And yet, it took awhile for it to work out. Sure, FaZe saw flashes of brilliance here and there, but for a time they seemed destined to forever remain just outside the highest echelon of North American talent. As recently as Challengers 2, they were being swept out of the main event without winning a map.
But suddenly, as if there was a shift in the timeline and we were watching an entirely different FaZe, something changed. They were fixing those problems Marved said they knew how to fix. They were rolling through teams who previously rolled them (FaZe beat XSET 2-0 less than three weeks after XSET beat FaZe 2-0 in their last defeat). And they weren't just beating teams, they were beating teams with a playstyle that was distinctly FaZe.
FaZe has always appeared mechanically strong and always played with an aggression that contrasted the playstyles of many of North America's top teams. But it used to be their matches looked messy — in part because FaZe played messy and in part because most of their opponents didn't adapt to their play very cleanly. Eventually, FaZe would run into a team that could execute their gameplan against them and exploit FaZe's weaknesses, and their tournament run would end. Now, FaZe is just as aggressive as before, but with a kind of purpose to their aggression that was missing before.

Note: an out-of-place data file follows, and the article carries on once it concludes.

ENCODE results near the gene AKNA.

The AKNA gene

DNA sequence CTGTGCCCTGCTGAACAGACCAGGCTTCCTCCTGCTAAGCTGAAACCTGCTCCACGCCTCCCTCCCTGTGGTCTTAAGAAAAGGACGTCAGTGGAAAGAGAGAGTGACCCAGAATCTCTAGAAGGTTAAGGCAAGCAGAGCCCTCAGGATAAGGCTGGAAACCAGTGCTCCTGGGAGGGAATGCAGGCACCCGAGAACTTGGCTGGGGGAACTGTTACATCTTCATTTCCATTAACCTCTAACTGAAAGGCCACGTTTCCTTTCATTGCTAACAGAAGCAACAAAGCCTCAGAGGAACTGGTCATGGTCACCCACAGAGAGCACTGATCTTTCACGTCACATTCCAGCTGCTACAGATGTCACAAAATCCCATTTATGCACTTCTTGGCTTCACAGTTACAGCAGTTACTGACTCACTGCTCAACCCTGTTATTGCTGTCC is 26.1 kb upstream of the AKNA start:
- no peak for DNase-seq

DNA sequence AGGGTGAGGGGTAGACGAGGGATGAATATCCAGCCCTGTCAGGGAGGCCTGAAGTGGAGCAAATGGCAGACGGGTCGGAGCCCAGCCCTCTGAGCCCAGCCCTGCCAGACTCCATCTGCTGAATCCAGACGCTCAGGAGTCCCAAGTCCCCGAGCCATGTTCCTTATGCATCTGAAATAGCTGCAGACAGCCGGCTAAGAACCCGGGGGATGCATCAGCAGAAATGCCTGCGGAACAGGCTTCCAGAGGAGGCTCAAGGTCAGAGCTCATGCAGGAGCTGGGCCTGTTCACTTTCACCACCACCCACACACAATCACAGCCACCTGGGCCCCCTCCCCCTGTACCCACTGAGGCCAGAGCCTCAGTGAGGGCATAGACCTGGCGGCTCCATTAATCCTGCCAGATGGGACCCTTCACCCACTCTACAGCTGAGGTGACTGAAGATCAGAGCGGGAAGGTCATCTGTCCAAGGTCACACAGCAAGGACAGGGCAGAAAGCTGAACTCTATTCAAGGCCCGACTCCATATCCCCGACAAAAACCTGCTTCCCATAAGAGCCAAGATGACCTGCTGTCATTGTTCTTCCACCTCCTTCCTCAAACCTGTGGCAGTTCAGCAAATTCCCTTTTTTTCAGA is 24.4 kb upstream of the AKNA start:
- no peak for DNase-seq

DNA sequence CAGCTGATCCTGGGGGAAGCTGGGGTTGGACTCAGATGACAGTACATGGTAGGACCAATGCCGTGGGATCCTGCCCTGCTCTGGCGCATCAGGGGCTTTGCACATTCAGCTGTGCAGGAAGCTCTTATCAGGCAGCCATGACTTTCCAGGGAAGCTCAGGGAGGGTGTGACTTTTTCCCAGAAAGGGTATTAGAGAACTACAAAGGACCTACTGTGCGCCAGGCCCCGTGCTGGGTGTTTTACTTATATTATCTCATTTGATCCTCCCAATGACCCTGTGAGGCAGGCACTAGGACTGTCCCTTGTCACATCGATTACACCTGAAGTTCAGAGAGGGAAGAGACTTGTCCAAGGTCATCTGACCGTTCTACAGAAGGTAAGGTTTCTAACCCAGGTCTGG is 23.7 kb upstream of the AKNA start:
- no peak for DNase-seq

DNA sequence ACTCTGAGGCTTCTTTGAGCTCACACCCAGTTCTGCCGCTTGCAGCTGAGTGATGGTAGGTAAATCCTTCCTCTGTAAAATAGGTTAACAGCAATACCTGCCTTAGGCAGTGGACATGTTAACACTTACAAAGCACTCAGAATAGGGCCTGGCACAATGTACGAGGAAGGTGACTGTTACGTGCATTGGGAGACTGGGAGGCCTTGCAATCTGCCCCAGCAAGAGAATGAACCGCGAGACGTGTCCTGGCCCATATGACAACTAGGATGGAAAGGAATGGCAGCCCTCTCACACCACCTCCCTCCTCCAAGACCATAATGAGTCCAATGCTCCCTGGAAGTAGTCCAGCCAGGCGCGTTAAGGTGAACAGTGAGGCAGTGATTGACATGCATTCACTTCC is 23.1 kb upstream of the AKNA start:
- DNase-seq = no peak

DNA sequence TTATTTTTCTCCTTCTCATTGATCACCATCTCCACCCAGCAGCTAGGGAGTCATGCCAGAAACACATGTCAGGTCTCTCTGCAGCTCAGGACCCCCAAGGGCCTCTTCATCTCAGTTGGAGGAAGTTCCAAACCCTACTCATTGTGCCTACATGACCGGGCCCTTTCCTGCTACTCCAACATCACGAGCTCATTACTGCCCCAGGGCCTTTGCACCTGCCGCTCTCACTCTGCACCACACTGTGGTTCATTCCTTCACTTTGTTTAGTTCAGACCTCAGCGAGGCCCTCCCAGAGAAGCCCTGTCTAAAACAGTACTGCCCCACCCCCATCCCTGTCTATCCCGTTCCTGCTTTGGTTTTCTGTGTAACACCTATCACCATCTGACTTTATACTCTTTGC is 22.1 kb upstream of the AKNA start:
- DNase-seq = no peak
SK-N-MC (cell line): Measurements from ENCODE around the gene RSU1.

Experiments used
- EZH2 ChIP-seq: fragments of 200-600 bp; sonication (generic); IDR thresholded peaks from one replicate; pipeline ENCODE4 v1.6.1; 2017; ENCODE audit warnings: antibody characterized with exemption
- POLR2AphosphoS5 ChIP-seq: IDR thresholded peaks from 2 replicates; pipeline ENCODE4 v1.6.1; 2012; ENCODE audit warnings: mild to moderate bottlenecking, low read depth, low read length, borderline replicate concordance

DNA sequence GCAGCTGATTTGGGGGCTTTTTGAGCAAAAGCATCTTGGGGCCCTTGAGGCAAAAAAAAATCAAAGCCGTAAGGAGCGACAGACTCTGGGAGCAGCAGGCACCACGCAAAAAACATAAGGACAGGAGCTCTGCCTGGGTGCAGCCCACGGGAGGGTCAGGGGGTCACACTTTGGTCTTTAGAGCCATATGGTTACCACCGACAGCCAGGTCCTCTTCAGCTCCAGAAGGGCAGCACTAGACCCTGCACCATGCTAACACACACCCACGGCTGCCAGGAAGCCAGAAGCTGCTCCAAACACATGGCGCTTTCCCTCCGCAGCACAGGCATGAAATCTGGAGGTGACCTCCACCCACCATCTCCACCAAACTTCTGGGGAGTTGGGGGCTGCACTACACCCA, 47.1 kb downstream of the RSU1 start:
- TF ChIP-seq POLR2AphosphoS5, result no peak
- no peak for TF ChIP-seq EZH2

“Legitimately, everything we do is a plan,” Shane "Rawkus" Flaherty said. “It doesn't seem that way, but like, all of our aggression, our duels, our fights — they're all planned out. And we practice that same exact way. We don't actually just do anything randomly.”
“We're honestly just ahead of other teams when it comes to playing aggressive.”
Rawkus described the importance of gathering information to executing their plans, and went over how that could determine whether they rush a team down or let that team fall into a trap.